Jane Austen, according to several reports, is in the running to appear on Great Britain’s ten-pound note in the near future, replacing Charles Darwin. Hearing about this made the voice in my head go all Veruca Salt-y (But I want literary figures on my currency too! And I want them nooowwwww!). Those of us in the U.S. have been staring at the same historical figures for a while now, and while I don’t generally have a problem with our currency’s population (except for Andrew Jackson – that’s a real head-scratcher), if we accept that a nation’s currency is one of the ways it shares and endorses the values of its history and culture, it only makes sense to represent different aspects of said culture through those bills and coins. For the bookish among us, that means writers.
With that in mind, here are the criteria I’m using to determine nominees:
- The author must be from the U.S.
- Because currency tends to weigh history heavily, I’m only considering authors born before 1950. This will allow living authors to be considered, but only ones whose legacies are fairly well secured. This cuts out a lot of great American authors, admittedly, but it also prevents more faddish representatives from clogging up the discussion.
- The author’s work should represent, in some way (Obviously, this is highly subjective.), a significant contribution to the fabric of American literature. This means that my choices are not simply my favorite American authors, but those whom I judge to represent something crucial as particularly AMERICAN writers.
- In a close race, I reserve the right to consider the figure currently occupying the given bill, and nominate their literary replacement based upon how well they ‘fit the bill’ (pun heartily intended).
The One Dollar Bill
Nominee: Walt Whitman - The most common denomination should be occupied by someone who is quintessentially American and without whom much of what came after would’ve have been either irrevocably different or failed to exist at all. Whitman’s Leaves of Grass pushed the limits of style, subject, and form while capturing a sense of daring independence and spiritual idealism that has continued to serve as a major template for American writers. Has there ever been a more American line than “Do I contradict myself? Very well then, I contradict myself. I am large – I contain multitudes.”
The Five Dollar Bill
Nominee: Emily Dickinson - A reclusive poet may seem a strange alternative to a larger-than-life American legend whose commanding oratory runs like a spine through the country’s most painful moments, but Dickinson’s poetry evinces a quiet courage that stands up admirably against Abraham Lincoln’s brief, steely addresses. Her spare, simple style pushed the bounds of the typical far enough that for almost seventy years following her death, Dickinson’s poems were published in altered form, to conform to more widely accepted poetic standards. Once her originals came to light, Dickinson’s place was cemented among the handful of American poets against which all others are measured.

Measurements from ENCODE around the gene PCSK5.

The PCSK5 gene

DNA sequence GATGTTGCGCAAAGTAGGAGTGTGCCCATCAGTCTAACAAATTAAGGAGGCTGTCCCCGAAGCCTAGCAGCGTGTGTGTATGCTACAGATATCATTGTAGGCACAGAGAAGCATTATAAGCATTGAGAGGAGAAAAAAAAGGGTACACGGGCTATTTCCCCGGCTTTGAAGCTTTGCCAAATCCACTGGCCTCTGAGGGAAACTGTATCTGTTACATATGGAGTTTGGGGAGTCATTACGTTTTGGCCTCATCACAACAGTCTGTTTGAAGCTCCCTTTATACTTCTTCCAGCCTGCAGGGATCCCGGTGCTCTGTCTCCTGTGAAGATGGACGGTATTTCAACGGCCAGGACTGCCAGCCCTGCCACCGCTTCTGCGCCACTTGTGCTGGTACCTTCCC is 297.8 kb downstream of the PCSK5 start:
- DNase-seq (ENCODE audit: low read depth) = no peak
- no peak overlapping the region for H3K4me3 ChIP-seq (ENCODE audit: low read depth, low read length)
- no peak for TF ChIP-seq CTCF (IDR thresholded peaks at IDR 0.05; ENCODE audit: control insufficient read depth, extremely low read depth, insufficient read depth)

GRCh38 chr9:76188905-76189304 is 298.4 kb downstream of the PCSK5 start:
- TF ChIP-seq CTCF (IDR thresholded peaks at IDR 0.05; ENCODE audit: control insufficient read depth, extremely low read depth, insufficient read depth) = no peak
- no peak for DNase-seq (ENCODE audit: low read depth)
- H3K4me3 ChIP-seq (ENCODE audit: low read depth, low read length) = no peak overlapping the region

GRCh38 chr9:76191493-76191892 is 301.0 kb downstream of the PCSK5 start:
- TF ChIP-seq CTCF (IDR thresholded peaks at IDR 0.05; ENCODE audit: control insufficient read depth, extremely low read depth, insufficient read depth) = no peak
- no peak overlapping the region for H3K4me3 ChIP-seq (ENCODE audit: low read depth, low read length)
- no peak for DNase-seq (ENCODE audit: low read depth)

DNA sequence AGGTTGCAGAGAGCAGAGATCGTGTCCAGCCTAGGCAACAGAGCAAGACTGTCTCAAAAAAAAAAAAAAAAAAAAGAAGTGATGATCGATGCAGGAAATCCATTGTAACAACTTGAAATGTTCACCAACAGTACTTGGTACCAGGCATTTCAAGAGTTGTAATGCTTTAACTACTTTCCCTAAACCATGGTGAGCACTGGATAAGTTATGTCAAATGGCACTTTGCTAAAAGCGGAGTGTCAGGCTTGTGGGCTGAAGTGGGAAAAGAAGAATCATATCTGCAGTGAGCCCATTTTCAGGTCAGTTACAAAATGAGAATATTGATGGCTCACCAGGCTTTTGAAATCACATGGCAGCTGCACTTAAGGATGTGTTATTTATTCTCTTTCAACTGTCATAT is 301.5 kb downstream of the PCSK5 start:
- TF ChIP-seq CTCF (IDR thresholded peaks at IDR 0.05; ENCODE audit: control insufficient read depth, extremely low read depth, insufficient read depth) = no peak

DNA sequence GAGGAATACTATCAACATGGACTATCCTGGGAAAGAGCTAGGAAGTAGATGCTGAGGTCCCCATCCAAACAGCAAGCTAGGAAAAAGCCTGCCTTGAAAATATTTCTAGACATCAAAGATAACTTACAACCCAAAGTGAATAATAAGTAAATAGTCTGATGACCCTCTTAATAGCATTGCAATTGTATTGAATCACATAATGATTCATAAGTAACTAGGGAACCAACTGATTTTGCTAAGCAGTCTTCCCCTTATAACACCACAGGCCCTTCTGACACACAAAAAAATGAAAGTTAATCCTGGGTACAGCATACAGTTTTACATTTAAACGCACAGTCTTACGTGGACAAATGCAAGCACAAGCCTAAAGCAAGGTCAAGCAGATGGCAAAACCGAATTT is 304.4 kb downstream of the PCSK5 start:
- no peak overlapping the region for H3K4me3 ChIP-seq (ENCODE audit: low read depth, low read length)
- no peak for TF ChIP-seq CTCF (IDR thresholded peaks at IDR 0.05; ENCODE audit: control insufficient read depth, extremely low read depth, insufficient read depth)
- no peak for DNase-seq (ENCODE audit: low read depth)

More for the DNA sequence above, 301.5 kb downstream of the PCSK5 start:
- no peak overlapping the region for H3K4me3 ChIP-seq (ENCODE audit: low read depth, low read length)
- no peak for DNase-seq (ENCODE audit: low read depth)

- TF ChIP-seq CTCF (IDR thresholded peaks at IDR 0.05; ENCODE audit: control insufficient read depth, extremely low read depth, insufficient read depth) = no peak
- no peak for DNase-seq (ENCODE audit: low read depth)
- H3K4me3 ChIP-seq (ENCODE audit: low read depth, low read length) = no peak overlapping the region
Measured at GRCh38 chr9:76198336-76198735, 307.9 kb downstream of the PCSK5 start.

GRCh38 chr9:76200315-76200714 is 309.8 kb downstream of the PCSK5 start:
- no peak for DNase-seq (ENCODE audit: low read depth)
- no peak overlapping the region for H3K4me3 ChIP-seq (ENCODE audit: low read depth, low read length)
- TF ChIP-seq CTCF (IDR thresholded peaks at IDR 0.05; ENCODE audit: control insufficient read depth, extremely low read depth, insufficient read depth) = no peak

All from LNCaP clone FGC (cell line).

The Ten Dollar Bill
Nominee: Toni Morrison – No American has won the Nobel Prize for Literature since Toni Morrison claimed the award twenty years ago, and she is one of only two American women to win the Nobel and the Pulitzer (the other is Pearl S. Buck). Perhaps no American author has written as profoundly and beautifully about the subjects of race, family, femininity, and their complex roles within our history and culture. Beloved is not only Morrison’s rightly celebrated and best known novel, but possibly the most notable milestone on the American literary landscape from the last quarter of the twentieth century. Plus, to my knowledge, she’s never been involved in a duel.
The Twenty Dollar Bill
Nominee: William Faulkner - Faulkner is to the American South what Dickens is to London, what Joyce is to Dublin. He doesn’t so much write about it as inhabit it so that to the rest of the world, his fiction nearly supplants the reality of the place. Through his fictional Yoknapatawpha County, Faulkner presents the South, its people, and its problems with the grace and nuance they warrant, all while re-staking the limits of style in American fiction. To my mind, Faulkner’s is the most powerful, important American voice to emerge from an incredibly fruitful period in this country’s literary history.
The Fifty Dollar Bill
Nominee: Arthur Miller – If there’s a “shock” choice in my selections, this is probably it. Miller is, of course, one of the most famous playwrights ever, so any shock is probably derived from the selection of a playwright at all. But the fifty fits Miller well. It’s probably the least common of the bills on this list, and Miller is probably the least read author here. Which, if you have read him, you recognize as a real shame. The Crucible details the cruelty, hypocrisy, and fear woven into the American DNA, while Death of a Salesman and All My Sons deconstruct the American Dream as well as any works this side of Fitzgerald.
The Hundred Dollar Bill
Nominee: Mark Twain – Twain might deserve to hold Ben Franklin’s spot on the strength of Adventures of Huckleberry Finn alone, but he doesn’t have to. Few American writers can boast Twain’s versatility as a satirist, essayist, novelist, and cultural critic. His almost perpetual dissatisfaction with the state of American affairs manifested itself in his sharp critiques of war hawks, slavery, and hypocrites of all political, religious, or social persuasions that still sting more than a hundred years after his death. Add to all that Twain’s authorship of one of only a few books deserving consideration of the Great American Novel title belt, and we’ve got our guy.
I’m sure you all agree with me completely, but if, by chance, anyone has any other nominees they would like to put forth, I’m all ears.
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